One of the current drivers for censoring the Internet is the need to not only protect children from predators but also from confusing “healthy affection” with “physical abuse”, as a result of being exposed to “adult” content before they are ready to understand the difference. I pick my words carefully so that your all-in-one protection software does not block you from reading this.
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A couple of weeks ago I hosted a small workshop on how to help those discussing Internet Safety to distinguish myth from reality: from how the Internet works in practice (as opposed to theory) and the current state of tools for censorship, (including tracking and tracing communications over peer-to-peer networks), to how children get round the controls we put in place to prevent them from exploring the world.
The aim was to select and refine material for presentation to key audiences: not just politicians but the main board directors of major users who have no wish to have their corporate networks misused. Some of the latter have already realised that helping educate their staff on how to protect their children is also a great way of getting them to understand the importance of their corporate information security policies. One of the actions that we agreed was therefore to help promote the Childnet “lunch and learn” programme.
I have since been interested to note that one of the sharpest “hawks” (on the need to make better use of filtering technologies) is also a strong critic of expectations that parents can install these and then leave their children to browse safely on-line use: with the Internet replacing the TV as babysitter. If I interpret his views correctly, those parents who no longer read their children a book at bed time should be helping them to go on-line, exploring the Internet with them and talking through what they find – in a mutual education and bonding exercise.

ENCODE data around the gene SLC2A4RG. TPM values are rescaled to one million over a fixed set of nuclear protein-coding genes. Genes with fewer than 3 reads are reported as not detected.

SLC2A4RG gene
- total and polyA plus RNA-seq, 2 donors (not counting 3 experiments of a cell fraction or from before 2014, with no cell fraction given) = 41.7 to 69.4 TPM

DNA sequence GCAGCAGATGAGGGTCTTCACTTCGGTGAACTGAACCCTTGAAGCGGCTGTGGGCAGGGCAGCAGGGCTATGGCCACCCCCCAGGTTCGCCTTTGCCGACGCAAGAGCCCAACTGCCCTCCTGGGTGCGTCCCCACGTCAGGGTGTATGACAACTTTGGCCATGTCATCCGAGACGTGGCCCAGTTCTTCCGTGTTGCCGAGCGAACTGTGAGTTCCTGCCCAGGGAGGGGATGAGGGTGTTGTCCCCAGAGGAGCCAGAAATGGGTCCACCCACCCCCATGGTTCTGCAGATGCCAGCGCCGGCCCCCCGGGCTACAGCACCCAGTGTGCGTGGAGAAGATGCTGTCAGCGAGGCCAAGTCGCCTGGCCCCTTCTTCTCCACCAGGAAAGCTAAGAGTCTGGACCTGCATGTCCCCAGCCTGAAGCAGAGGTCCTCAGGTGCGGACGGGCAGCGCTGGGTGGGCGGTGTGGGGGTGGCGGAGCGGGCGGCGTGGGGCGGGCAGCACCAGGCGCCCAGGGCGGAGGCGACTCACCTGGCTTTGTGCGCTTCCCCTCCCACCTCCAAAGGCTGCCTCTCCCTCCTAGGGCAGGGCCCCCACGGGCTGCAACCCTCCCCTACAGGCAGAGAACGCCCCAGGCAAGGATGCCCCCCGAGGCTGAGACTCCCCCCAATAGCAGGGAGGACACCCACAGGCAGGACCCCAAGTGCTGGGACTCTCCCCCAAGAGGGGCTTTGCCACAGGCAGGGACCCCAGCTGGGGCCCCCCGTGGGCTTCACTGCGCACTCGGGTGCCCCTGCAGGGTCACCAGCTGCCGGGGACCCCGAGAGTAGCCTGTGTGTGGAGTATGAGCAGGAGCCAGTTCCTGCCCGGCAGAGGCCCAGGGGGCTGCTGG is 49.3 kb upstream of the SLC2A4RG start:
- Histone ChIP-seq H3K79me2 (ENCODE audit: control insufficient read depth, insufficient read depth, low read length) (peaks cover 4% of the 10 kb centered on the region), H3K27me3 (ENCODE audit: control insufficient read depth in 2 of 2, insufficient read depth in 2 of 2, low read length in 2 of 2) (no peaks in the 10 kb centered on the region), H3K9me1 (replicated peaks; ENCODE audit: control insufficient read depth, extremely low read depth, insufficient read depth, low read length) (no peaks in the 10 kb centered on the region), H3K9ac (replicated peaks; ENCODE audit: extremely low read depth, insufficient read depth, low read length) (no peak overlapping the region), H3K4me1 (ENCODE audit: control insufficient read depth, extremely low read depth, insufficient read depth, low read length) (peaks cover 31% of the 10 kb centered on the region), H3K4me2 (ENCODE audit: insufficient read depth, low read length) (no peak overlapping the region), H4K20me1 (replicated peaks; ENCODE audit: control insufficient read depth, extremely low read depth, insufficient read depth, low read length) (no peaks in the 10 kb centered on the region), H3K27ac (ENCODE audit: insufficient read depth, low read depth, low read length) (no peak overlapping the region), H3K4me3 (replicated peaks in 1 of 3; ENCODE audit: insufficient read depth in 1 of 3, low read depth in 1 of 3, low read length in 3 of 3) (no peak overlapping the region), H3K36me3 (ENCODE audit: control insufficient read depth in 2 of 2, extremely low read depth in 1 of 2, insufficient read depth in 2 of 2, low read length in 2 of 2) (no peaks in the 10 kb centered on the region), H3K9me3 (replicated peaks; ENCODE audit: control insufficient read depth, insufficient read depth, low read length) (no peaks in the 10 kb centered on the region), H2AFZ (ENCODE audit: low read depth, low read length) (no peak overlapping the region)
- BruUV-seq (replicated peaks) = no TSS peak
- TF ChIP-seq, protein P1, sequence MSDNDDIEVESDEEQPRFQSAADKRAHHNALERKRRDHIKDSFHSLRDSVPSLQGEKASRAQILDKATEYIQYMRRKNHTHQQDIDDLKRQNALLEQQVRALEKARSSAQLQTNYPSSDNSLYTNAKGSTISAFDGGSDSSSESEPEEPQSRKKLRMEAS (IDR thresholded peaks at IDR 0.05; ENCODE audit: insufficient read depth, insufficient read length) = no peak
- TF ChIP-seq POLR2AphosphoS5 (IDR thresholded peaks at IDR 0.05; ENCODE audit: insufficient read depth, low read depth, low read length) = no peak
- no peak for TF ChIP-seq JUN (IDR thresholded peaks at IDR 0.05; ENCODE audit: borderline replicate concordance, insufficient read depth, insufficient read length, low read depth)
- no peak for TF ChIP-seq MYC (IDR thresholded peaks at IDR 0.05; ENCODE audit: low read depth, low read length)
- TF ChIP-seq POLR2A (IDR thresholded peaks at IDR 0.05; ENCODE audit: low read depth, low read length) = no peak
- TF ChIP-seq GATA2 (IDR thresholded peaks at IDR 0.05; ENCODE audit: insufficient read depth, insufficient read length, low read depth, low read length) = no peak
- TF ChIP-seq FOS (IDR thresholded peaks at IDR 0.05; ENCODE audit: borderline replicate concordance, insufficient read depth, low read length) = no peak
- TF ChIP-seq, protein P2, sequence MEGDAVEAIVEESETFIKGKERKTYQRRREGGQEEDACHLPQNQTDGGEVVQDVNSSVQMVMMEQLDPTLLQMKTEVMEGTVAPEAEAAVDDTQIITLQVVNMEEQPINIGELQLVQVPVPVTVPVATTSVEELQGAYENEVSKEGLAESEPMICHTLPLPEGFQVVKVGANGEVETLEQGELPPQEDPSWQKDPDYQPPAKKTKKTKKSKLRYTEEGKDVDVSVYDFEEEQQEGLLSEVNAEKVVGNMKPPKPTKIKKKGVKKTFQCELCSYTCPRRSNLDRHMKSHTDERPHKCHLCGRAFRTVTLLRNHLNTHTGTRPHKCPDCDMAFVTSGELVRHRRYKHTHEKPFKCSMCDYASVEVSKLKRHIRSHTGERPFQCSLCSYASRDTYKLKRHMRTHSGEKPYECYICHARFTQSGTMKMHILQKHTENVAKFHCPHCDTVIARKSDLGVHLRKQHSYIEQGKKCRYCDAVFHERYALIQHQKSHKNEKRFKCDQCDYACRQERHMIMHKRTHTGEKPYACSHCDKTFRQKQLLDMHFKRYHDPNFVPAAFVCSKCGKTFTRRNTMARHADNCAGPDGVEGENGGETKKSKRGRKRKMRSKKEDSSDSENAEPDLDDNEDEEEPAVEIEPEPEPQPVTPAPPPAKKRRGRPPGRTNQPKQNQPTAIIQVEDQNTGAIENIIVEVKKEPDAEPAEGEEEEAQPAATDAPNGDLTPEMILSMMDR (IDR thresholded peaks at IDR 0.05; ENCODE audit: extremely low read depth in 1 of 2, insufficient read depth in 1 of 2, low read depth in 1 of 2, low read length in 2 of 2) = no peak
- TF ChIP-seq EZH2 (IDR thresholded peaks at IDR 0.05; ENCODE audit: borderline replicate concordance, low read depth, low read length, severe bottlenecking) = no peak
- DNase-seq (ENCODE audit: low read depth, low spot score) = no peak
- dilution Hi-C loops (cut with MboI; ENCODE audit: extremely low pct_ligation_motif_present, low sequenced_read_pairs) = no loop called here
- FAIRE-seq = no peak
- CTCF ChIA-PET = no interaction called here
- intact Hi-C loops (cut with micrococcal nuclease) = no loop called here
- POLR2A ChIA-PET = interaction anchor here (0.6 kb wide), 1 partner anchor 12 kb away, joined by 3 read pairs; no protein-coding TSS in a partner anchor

It is helpful to remember how our ancestors taught their offspring how to handle a dangerous world of predators. The original edition of Grimms Fairy Tales was regarded as unfit for children. The brothers had collected the stories used by parents across Eastern Europe to get their infants to understand, for example, that the woods are not safe (Hansel and Gretel also left a trail of where they were going , the meaning of fear and of courage, the dangers of bypassing controls to protect you (Rapunzel got pregnant in the orignal version) and so on.
The Internet Fairy Tales (see also more Internet Fairy Tales) are simple college humour but we do need similar material (with cyberspace replacing the forest) for parents to talk through with their children, perhaps even material as gruesome and thought provoking as the first edition of Grimms Fairy Tales. In the meantime I commend the relevant Childnet material . It has the advantage that it is very much less likely to give nightmares to your sons and daughters.